Make no mistake: John Aitken wants the job of superintendent of the Unified School District. More than that, he thinks he already has the job of superintendent of the district which is a year away from becoming. And, as a result of a decisive vote taken by the Transition Planning Commission on Thursday, the current superintendent of the soon-to-expire Shelby County Schools system is closer than ever before to having those beliefs confirmed.
Meeting at the county's Code Enforcement headquarters building at Shelby Farms, the TPC members debated on how and whether, in their official final report, they should insist on an expedited hiring of a superintendent. 16 members of the 21-member advisory body — a more than sufficient number — would eventually vote for a resolution by Shelby County Mayor Mark Luttrell that a superintendent should be hired “as soon as possible and no later than fall 2012.”
Although the resolution thereby became a part of the TPC’s provisional final report (to be formally released Friday), it is couched as a recommendation to the Unified School Board, which has the definitive say on matters regarding the new all-county district, scheduled to go into business in August 2013, when the merger of Memphis City Schools and Shelby County Schools takes place.
The Board will meet on Tuesday and its members will doubtless have some reaction to the TPC’s final plan, which they have the responsibility to vet, along with the state Education Department. And, as an urgent counterpart to Thursday’s TPC vote on the superintendence matter the Board will consider, and no doubt rule on, the contractual status of both Aitken and his MCS counterpart, Kriner Cash.
On both the Board and the TPC, there is an obvious sense in which representatives of county interests on both bodies have looked with favor on the idea of Aitken as superintendent of the merged district. As a corollary, those members of the Board and TPC whose backgrounds are closer to the city’s educational structure are more resistant to that idea and, if not directly supportive of Cash’s credentials for the new job, have been the MCS superintendent’s defender against ongoing efforts on the Board to close out his tenure.
It isn’t a cut-and-dried division, however, since on both bodies there are adherents of unification and opponents of independent municipal districts who have regarded Aitken as a personality capable of assuaging opposition to merger in the county’s six suburban municipalities, which are due to hold referenda on establishing separate school systems on August 2.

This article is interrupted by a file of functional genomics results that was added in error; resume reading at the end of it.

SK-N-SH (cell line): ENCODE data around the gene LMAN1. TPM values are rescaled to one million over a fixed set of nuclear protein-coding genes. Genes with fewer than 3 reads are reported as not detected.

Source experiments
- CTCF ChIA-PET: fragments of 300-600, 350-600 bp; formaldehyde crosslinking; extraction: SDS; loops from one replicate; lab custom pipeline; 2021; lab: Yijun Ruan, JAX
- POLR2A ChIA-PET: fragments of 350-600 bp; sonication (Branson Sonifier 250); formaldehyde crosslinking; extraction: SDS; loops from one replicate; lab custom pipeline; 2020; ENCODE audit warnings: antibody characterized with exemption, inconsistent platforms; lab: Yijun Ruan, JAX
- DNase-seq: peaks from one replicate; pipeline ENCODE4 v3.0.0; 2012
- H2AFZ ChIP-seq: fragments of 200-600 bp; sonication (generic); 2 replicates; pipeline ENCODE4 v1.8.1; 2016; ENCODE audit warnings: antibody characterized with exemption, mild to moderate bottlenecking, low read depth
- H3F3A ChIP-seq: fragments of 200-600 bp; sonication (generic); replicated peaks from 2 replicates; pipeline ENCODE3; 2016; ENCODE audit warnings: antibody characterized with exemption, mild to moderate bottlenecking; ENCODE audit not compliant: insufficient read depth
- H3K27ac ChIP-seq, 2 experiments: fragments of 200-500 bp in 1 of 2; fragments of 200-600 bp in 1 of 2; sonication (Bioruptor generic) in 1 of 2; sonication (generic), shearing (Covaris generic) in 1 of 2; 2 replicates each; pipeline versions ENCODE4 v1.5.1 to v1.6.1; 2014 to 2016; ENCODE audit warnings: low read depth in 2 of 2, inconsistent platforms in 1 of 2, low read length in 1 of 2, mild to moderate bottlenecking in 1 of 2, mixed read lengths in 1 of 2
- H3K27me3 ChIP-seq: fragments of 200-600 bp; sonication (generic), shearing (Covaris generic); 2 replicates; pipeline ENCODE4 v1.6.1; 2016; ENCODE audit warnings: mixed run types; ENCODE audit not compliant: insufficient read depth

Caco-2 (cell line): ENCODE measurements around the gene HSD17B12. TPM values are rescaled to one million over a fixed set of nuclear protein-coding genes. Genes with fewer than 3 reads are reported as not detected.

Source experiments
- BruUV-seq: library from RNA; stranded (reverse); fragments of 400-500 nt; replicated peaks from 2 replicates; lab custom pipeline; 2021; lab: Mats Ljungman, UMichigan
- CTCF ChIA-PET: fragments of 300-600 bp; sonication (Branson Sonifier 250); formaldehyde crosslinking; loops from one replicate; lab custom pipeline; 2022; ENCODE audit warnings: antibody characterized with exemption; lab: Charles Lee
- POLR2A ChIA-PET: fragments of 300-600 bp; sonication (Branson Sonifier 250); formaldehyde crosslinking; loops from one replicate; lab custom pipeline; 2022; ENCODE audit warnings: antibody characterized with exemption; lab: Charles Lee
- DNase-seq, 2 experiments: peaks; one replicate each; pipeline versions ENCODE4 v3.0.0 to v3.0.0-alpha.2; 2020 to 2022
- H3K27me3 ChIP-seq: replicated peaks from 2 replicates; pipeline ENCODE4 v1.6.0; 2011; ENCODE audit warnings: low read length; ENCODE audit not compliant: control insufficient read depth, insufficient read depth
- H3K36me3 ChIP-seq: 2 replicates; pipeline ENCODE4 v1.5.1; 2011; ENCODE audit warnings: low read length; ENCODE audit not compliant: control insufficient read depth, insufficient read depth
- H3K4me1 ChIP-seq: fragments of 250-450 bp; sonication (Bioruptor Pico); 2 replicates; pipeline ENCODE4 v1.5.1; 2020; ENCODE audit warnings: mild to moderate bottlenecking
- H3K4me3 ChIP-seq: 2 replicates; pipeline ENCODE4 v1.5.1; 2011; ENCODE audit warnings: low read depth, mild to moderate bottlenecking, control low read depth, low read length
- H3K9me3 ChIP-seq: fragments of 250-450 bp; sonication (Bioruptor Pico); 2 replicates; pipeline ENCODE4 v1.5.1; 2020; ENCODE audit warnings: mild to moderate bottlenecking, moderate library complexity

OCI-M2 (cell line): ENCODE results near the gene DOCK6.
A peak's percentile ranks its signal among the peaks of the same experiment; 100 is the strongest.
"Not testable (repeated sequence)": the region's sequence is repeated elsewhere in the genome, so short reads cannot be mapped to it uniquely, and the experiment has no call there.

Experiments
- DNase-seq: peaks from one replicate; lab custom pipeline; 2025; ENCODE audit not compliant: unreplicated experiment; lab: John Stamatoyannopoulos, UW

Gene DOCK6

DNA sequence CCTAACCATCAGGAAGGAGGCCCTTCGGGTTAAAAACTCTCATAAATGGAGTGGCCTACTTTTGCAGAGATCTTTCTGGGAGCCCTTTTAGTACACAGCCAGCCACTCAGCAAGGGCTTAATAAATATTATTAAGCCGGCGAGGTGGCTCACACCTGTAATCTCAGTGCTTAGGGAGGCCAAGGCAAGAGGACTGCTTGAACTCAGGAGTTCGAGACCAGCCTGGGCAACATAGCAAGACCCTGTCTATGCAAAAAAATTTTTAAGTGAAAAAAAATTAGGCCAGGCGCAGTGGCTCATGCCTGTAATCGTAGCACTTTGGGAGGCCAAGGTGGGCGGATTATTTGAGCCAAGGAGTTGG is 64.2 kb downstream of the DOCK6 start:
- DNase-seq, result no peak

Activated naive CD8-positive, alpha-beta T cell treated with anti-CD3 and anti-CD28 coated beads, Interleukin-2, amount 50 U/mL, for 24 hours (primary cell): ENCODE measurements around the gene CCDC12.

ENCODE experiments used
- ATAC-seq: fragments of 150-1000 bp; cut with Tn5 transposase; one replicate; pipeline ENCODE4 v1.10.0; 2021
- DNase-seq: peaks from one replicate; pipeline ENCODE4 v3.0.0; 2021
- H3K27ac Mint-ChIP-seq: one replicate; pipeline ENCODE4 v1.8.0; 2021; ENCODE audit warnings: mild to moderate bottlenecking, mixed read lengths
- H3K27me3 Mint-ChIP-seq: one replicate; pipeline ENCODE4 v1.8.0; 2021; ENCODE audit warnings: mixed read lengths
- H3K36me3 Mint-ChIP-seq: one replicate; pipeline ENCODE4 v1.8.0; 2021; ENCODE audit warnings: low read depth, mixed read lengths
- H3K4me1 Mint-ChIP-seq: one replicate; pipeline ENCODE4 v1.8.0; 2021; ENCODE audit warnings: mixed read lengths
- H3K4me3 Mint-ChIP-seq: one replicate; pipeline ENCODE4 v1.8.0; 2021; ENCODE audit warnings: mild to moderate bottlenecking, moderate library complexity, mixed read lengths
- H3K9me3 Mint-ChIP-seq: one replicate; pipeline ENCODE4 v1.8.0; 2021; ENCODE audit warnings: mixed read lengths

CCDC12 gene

Several of the municipal school proponents on both the Unified Board and the TPC are motivated differently. They see Cash as a desirable liaison figure, someone familiar and comfortable to deal with if they are successful in establishing their breakaway districts.
And there would seem to be people both places who think Cash is getting a bum’s rush out of a job. The city superintendent’s contract is set to expire in a matter of days before the new Unified District begins in August 2013, and when Billy Orgel, president of the Unified Board, recently called a special meeting to deal with Cash’s contract, his move drew serious opposition from several Board members – notably Martavius Jones.
Jones had been a leader on the Memphis City Schools Board in late 2010 in calling for the surrender of the MCS charter, the action which forced SCS-MCS merger and triggered in the legislature the defensive action called the Norris-Todd Act, which, along with follow-up legislation this year, allows the suburbs the municipal-school-district option as of the merger date. As a member of both the TPC and the Unified School Board, Jones has subsequently been one of the staunched champions of the unification process.
But, for whatever complex of motives, what he saw as a move to force Cash out of the unification process and move Aitken in spurred Jones to try to block that process. He set out to include the matter of Aitken’s contract on the agenda of Orgel’s called meeting, and, after several fits and starts and deferrals, the issue was resolved in his favor by the inclusion of the matter of both superintendent’s contracts on the agenda of Tuesday’s Board meeting.